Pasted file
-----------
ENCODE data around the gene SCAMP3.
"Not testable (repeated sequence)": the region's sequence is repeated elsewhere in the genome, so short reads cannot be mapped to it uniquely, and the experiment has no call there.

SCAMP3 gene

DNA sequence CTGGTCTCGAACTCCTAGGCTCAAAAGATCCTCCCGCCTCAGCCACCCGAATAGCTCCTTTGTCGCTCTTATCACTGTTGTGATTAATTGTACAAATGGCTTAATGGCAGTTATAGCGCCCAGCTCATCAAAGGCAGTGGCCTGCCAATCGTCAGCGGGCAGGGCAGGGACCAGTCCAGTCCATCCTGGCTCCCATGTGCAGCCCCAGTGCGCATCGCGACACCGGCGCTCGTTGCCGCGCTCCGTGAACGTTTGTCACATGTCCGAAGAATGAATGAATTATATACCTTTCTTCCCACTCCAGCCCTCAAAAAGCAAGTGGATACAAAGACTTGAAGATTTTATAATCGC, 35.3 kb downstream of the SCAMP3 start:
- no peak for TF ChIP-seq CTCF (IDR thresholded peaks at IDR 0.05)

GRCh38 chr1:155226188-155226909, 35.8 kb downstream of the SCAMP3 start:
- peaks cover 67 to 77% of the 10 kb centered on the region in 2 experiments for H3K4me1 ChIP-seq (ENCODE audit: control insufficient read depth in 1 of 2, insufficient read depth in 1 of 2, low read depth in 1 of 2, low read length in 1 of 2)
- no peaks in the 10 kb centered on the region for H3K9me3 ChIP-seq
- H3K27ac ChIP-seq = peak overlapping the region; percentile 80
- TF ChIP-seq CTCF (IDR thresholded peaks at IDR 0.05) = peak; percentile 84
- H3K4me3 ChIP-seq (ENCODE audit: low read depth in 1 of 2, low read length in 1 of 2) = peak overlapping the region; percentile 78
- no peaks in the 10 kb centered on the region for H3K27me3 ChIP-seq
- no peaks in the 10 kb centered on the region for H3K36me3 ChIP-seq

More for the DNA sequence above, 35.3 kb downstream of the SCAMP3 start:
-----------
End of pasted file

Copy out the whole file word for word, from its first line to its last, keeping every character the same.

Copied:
ENCODE data around the gene SCAMP3.
"Not testable (repeated sequence)": the region's sequence is repeated elsewhere in the genome, so short reads cannot be mapped to it uniquely, and the experiment has no call there.

SCAMP3 gene

DNA sequence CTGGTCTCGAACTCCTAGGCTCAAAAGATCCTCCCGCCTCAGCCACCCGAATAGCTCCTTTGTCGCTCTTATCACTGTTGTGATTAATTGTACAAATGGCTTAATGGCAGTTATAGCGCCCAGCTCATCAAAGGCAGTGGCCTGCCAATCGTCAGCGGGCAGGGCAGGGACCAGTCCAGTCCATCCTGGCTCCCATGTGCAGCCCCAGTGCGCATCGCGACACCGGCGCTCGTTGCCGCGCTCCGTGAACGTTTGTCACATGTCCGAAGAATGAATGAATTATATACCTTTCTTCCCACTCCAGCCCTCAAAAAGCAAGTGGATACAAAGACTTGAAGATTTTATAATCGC, 35.3 kb downstream of the SCAMP3 start:
- no peak for TF ChIP-seq CTCF (IDR thresholded peaks at IDR 0.05)

GRCh38 chr1:155226188-155226909, 35.8 kb downstream of the SCAMP3 start:
- peaks cover 67 to 77% of the 10 kb centered on the region in 2 experiments for H3K4me1 ChIP-seq (ENCODE audit: control insufficient read depth in 1 of 2, insufficient read depth in 1 of 2, low read depth in 1 of 2, low read length in 1 of 2)
- no peaks in the 10 kb centered on the region for H3K9me3 ChIP-seq
- H3K27ac ChIP-seq = peak overlapping the region; percentile 80
- TF ChIP-seq CTCF (IDR thresholded peaks at IDR 0.05) = peak; percentile 84
- H3K4me3 ChIP-seq (ENCODE audit: low read depth in 1 of 2, low read length in 1 of 2) = peak overlapping the region; percentile 78
- no peaks in the 10 kb centered on the region for H3K27me3 ChIP-seq
- no peaks in the 10 kb centered on the region for H3K36me3 ChIP-seq

More for the DNA sequence above, 35.3 kb downstream of the SCAMP3 start: